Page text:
In the first two years of riding, most riders untrained in emergency braking skills tend to lock the front brake under hard braking and fall off. Whether this crash is serious or not is mainly a matter of luck. This experience will undoubtedly cause the rider to be scared of using the front brake, the most effective brake on the machine, and can make him/her extremely vulnerable in a crash situation.
Research by Harry Hurt of the University of California has established that only a small minority of riders correctly use their brakes in a crash situation. Most use only the back brake (which only provides about 20% of the machine's total stopping power) while about a third apply no brakes at all! It has been suggested this happens because the rider, having fallen off under brakes in the past, is scared of his brakes.
Getting riders used to using their brakes in emergency mode is essential to their health and survival. Just getting riders informed about the procedures and factors involved in emergency braking will go a long way to reducing the number of crashes, injuries, and deaths.
The eyes play a major role in the control of a motorcycle. On a motorcycle, where you look is where you go and, to establish your direction perspective, the motorcyclist must use his eyes correctly. The way the rider uses his eyes also plays an important part in anticipating the actions of other vehicles around him and in the messages he sends to other motorists in conflict situations. Target fixation is also part of this. The rider who looks at the roadside furniture s/he is trying to avoid is sure to hit it!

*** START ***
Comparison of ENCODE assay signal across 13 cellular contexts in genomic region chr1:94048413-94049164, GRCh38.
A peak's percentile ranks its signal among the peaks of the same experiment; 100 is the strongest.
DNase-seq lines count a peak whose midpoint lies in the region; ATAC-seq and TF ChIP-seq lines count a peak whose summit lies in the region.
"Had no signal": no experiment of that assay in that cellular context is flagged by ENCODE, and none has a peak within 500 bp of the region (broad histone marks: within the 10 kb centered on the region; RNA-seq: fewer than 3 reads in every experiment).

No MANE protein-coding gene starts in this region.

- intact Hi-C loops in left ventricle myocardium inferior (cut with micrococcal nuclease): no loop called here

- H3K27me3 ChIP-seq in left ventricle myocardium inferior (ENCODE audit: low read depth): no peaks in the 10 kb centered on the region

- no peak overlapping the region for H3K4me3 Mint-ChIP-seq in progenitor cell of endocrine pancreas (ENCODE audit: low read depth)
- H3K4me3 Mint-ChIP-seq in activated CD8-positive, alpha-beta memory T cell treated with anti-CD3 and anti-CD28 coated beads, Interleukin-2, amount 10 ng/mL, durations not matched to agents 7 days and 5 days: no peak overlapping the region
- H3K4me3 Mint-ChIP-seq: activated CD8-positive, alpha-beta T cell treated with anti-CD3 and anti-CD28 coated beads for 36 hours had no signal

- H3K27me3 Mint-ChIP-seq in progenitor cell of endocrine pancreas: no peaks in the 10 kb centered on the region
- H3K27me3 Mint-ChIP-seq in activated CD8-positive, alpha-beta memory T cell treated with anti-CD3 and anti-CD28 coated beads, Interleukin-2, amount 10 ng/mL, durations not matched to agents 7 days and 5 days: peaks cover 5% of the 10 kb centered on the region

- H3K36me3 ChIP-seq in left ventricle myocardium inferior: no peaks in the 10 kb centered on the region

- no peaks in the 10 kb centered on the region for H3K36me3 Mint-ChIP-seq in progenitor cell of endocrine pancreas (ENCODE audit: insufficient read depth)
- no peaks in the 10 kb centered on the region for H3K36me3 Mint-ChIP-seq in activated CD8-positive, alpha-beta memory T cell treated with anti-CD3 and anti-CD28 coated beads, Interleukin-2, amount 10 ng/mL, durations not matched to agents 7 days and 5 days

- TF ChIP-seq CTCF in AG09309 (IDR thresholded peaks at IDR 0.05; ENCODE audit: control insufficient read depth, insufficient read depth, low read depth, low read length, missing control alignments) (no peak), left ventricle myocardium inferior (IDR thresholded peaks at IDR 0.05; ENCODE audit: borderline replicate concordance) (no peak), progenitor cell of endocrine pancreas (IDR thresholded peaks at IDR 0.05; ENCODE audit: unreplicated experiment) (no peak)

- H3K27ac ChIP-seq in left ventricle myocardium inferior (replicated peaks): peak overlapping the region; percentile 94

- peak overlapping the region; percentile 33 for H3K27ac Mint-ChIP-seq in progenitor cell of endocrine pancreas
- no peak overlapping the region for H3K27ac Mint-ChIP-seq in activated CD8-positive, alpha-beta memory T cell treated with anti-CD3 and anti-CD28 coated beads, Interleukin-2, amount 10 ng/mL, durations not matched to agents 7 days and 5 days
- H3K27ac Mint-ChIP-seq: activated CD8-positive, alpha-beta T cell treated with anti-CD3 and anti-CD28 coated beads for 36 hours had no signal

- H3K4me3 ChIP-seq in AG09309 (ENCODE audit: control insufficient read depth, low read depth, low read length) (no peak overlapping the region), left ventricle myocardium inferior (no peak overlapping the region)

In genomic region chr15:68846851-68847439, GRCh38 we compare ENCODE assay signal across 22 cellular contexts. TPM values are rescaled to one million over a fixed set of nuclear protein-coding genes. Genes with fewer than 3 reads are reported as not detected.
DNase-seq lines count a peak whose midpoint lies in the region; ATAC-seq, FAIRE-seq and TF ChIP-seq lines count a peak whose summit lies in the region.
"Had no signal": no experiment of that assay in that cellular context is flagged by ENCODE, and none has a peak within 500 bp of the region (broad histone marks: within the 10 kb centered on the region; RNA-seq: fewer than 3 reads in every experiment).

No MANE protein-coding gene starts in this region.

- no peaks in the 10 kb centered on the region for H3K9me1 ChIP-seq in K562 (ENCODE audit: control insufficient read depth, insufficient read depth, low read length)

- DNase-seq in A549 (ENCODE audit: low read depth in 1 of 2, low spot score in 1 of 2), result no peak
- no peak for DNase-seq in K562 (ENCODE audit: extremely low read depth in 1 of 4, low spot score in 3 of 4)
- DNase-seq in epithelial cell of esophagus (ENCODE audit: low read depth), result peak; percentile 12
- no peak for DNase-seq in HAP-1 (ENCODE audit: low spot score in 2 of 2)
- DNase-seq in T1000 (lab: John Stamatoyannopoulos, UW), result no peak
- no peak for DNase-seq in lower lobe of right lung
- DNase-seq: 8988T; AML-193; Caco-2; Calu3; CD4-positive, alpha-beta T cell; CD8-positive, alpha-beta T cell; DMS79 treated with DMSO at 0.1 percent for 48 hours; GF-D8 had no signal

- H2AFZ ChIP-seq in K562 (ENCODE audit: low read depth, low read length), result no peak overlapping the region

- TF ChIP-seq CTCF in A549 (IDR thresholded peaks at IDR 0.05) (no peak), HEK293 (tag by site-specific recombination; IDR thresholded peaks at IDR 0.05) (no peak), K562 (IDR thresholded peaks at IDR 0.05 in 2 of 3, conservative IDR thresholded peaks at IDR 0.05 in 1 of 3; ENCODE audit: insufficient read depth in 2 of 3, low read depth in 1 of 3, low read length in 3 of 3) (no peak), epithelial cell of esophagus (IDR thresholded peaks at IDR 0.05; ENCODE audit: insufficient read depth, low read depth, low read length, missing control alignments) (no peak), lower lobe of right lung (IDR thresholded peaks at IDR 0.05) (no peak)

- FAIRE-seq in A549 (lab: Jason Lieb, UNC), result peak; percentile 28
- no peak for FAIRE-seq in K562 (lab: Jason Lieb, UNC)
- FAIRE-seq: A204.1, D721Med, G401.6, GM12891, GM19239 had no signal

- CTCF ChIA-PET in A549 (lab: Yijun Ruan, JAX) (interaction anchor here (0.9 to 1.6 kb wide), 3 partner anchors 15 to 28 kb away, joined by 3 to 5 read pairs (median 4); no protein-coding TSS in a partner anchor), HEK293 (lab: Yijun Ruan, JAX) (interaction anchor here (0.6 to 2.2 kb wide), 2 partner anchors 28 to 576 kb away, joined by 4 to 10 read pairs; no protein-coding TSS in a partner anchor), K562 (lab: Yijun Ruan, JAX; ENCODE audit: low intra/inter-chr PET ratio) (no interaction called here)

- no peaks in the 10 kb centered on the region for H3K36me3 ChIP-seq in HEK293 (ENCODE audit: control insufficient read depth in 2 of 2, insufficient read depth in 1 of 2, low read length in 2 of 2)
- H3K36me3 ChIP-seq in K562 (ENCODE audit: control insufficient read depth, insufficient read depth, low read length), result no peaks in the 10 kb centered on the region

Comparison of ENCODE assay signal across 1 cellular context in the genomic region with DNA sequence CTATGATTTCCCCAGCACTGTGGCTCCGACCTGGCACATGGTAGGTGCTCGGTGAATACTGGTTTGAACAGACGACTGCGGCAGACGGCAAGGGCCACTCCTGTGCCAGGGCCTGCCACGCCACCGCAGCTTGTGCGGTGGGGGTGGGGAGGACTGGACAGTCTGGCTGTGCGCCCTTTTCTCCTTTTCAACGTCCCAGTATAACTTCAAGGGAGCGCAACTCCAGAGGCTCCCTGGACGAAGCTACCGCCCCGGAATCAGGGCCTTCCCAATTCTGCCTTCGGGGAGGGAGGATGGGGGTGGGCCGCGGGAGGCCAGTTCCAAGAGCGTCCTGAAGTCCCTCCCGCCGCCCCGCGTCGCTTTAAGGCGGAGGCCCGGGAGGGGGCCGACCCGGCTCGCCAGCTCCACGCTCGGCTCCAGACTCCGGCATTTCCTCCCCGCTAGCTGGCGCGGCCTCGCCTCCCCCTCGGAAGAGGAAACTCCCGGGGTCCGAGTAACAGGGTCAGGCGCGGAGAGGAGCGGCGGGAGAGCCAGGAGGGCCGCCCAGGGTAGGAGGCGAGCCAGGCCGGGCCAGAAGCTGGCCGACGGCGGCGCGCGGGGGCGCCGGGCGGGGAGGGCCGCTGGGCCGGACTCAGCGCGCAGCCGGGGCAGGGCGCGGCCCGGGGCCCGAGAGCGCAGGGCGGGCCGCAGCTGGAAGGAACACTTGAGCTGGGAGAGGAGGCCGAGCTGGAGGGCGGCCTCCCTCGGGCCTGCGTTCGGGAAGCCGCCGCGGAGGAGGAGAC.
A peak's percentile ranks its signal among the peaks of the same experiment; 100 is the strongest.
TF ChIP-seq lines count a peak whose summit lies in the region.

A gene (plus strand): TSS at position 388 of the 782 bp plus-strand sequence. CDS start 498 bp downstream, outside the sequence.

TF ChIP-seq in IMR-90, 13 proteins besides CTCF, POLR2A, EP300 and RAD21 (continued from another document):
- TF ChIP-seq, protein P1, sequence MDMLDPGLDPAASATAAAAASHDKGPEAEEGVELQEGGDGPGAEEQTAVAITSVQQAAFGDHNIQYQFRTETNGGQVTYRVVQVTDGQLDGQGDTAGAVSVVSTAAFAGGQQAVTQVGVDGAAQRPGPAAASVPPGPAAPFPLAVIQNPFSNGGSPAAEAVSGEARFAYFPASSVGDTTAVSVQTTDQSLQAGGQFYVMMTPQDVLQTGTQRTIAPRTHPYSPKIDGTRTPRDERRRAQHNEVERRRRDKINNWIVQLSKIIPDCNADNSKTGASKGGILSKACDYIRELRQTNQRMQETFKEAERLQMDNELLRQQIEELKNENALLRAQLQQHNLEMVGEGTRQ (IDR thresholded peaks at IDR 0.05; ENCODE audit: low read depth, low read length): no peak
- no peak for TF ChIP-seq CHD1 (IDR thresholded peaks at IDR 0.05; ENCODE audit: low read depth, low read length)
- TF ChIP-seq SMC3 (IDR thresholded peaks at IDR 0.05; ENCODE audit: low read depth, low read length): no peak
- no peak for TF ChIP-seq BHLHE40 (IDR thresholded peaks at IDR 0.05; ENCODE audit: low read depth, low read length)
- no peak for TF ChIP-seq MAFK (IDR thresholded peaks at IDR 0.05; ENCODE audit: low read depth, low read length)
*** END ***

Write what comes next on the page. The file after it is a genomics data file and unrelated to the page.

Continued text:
Anticipating what a vehicle is likely to do in a conflict situation involves a number of skills, many of them quite complex. Yet, looking at the most common motorcycle/car crash situations, the NZMSC discovered that there were a small number of anticipatory skills which, when carried out in a specific order, enable the rider to anticipate the likely actions of the driver, the movement, and speed etc of the car. Knowing this skill and implementing it enables the rider to get early warning of the actions of errant motorist and thus avoid impact with the offending vehicle.
Sometimes, no matter how good the rider is, he will be invited to join someone else's crash and will be unable to decline the invitation. Where a rider crashes, there is a specific set of actions and reactions the rider can make that will greatly reduce the chances of being seriously hurt in the crash. A simple example is where the bike slides out from under the rider. In this situation the rider should always try to slide rather than tumble. This way he can see where hes going, he can use his hands and feet to steer away from danger, and his body will not tumble with the extremities at risk of snapping as they impact with the ground or parked cars etc.